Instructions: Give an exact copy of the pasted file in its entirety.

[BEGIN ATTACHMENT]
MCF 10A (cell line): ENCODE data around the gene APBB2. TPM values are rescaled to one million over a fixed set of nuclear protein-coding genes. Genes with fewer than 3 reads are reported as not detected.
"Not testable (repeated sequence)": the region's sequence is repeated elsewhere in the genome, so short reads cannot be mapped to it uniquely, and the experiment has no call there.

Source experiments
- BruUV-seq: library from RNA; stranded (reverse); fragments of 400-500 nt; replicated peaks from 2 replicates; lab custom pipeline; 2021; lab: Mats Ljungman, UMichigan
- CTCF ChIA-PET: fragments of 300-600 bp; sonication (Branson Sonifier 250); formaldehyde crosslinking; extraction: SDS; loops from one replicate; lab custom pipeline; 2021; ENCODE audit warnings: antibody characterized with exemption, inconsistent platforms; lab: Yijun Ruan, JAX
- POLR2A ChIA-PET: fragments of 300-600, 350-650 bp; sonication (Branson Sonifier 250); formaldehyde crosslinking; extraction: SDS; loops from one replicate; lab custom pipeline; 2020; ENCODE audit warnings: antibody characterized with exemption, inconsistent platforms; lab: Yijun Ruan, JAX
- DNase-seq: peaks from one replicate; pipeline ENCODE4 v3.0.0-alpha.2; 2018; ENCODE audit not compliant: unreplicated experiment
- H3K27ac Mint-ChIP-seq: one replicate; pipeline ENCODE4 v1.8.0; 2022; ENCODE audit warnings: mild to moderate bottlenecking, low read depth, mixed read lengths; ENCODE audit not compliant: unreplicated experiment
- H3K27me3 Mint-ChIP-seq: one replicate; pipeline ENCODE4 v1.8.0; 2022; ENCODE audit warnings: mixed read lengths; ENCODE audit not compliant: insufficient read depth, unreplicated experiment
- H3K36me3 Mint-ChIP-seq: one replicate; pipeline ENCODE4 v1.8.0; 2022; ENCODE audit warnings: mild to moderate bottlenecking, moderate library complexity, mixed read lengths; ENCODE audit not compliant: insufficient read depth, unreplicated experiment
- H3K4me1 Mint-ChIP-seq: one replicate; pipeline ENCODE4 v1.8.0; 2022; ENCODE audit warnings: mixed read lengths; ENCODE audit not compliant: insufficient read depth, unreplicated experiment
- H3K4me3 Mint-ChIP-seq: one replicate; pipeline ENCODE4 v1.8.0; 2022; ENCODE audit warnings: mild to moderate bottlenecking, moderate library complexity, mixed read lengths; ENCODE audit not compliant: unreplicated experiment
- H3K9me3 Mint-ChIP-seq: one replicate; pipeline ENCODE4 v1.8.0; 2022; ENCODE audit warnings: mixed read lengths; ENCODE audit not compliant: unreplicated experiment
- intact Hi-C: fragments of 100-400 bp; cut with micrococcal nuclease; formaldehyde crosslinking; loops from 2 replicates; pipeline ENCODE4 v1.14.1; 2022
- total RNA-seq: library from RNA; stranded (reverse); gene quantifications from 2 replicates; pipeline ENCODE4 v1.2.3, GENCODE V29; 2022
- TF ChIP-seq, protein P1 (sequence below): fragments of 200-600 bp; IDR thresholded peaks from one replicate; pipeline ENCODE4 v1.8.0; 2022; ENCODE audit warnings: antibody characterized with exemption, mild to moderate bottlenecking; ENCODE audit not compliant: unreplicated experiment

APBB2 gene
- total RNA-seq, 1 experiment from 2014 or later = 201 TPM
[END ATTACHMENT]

MCF 10A (cell line): ENCODE data around the gene APBB2. TPM values are rescaled to one million over a fixed set of nuclear protein-coding genes. Genes with fewer than 3 reads are reported as not detected.
"Not testable (repeated sequence)": the region's sequence is repeated elsewhere in the genome, so short reads cannot be mapped to it uniquely, and the experiment has no call there.

Source experiments
- BruUV-seq: library from RNA; stranded (reverse); fragments of 400-500 nt; replicated peaks from 2 replicates; lab custom pipeline; 2021; lab: Mats Ljungman, UMichigan
- CTCF ChIA-PET: fragments of 300-600 bp; sonication (Branson Sonifier 250); formaldehyde crosslinking; extraction: SDS; loops from one replicate; lab custom pipeline; 2021; ENCODE audit warnings: antibody characterized with exemption, inconsistent platforms; lab: Yijun Ruan, JAX
- POLR2A ChIA-PET: fragments of 300-600, 350-650 bp; sonication (Branson Sonifier 250); formaldehyde crosslinking; extraction: SDS; loops from one replicate; lab custom pipeline; 2020; ENCODE audit warnings: antibody characterized with exemption, inconsistent platforms; lab: Yijun Ruan, JAX
- DNase-seq: peaks from one replicate; pipeline ENCODE4 v3.0.0-alpha.2; 2018; ENCODE audit not compliant: unreplicated experiment
- H3K27ac Mint-ChIP-seq: one replicate; pipeline ENCODE4 v1.8.0; 2022; ENCODE audit warnings: mild to moderate bottlenecking, low read depth, mixed read lengths; ENCODE audit not compliant: unreplicated experiment
- H3K27me3 Mint-ChIP-seq: one replicate; pipeline ENCODE4 v1.8.0; 2022; ENCODE audit warnings: mixed read lengths; ENCODE audit not compliant: insufficient read depth, unreplicated experiment
- H3K36me3 Mint-ChIP-seq: one replicate; pipeline ENCODE4 v1.8.0; 2022; ENCODE audit warnings: mild to moderate bottlenecking, moderate library complexity, mixed read lengths; ENCODE audit not compliant: insufficient read depth, unreplicated experiment
- H3K4me1 Mint-ChIP-seq: one replicate; pipeline ENCODE4 v1.8.0; 2022; ENCODE audit warnings: mixed read lengths; ENCODE audit not compliant: insufficient read depth, unreplicated experiment
- H3K4me3 Mint-ChIP-seq: one replicate; pipeline ENCODE4 v1.8.0; 2022; ENCODE audit warnings: mild to moderate bottlenecking, moderate library complexity, mixed read lengths; ENCODE audit not compliant: unreplicated experiment
- H3K9me3 Mint-ChIP-seq: one replicate; pipeline ENCODE4 v1.8.0; 2022; ENCODE audit warnings: mixed read lengths; ENCODE audit not compliant: unreplicated experiment
- intact Hi-C: fragments of 100-400 bp; cut with micrococcal nuclease; formaldehyde crosslinking; loops from 2 replicates; pipeline ENCODE4 v1.14.1; 2022
- total RNA-seq: library from RNA; stranded (reverse); gene quantifications from 2 replicates; pipeline ENCODE4 v1.2.3, GENCODE V29; 2022
- TF ChIP-seq, protein P1 (sequence below): fragments of 200-600 bp; IDR thresholded peaks from one replicate; pipeline ENCODE4 v1.8.0; 2022; ENCODE audit warnings: antibody characterized with exemption, mild to moderate bottlenecking; ENCODE audit not compliant: unreplicated experiment

APBB2 gene
- total RNA-seq, 1 experiment from 2014 or later = 201 TPM